Conjoined twins, Rosie and Ruby Formosa were given a slim chance of survival when they were born four years ago.
But the separated twins defied the odds and are preparing for their first day of school.
When mother, Angela Formosa had her 16 week scan 4 years ago, nothing could have prepared her for what the doctors found. She was sent to King’s College Hospital where they discovered her twin girls were connected.
The girls were born by caesarean and had an emergency operation to separate them after their birth.
The girls were joined at the abdomen and shared part of the intestine. The rare condition of conjoined twins happens for one in every 200,000 births.
The twins weren’t expected to survive the operation.
Angela says, “At 16 weeks they sent me to King’s College Hospital and it was there that they discovered the connection between the girls.
“I was already worried that they were monoamniotic (wheretwins share an amniotic sac), and conjoined was the worst-case scenario.
“I was really, really, really scared and really upset because at that point I was told that there was a high possibility that the girls wouldn’t survive the pregnancy.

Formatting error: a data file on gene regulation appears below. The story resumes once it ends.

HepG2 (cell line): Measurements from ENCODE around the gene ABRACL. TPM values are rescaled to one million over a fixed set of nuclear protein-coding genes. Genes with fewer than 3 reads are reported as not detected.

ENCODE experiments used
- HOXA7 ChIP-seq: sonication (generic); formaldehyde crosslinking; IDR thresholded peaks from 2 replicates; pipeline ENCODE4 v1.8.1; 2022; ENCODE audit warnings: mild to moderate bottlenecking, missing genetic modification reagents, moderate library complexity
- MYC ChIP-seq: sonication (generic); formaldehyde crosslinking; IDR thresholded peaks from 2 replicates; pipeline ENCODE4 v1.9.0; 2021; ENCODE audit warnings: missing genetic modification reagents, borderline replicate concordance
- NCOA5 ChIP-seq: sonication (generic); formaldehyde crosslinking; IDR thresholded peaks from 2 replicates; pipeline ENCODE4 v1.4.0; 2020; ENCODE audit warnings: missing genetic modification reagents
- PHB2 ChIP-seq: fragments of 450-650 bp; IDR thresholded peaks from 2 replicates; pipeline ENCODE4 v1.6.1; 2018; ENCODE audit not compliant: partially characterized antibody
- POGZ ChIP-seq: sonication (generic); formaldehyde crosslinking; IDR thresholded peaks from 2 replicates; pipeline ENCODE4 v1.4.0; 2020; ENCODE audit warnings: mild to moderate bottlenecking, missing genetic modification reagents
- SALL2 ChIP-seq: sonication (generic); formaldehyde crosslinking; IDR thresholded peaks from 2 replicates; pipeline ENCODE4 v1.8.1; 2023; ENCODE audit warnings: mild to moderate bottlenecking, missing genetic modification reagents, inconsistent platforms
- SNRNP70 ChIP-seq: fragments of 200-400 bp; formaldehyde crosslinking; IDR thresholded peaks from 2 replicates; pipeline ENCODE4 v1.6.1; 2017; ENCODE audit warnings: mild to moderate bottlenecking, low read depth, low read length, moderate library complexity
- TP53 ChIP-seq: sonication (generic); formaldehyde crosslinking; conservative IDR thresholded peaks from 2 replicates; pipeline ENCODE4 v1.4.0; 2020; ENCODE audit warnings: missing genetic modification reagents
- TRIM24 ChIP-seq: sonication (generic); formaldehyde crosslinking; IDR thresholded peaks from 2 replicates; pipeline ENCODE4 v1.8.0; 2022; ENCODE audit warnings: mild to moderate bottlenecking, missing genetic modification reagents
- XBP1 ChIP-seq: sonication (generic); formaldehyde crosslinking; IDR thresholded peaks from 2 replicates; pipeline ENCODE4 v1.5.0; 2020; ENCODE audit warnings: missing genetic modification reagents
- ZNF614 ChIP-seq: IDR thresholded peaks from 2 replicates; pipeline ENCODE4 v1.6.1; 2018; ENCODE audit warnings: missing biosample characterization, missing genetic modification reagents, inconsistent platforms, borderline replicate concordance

“And if they did survive the pregnancy they might not survive the birth, then they might not survive surgery.”
Miraculously, the five hour operation was a success and the twins are happy and healthy and ready start their new adventure – school next week.
“The time has just flown by, I can’t believe how fast it has gone,” Mrs Formosa said.
“They are very excited (about starting school); their big sister is in school so they can’t wait. They’ve met their teacher a few times and they love their teacher.”
“They’re looking forward to painting, anything messy – they love reading.
“They are very similar, they are very bubbly little girls, they are very headstrong and very determined, which I knew they were from when they were in my belly because of the way they kept growing and surviving.”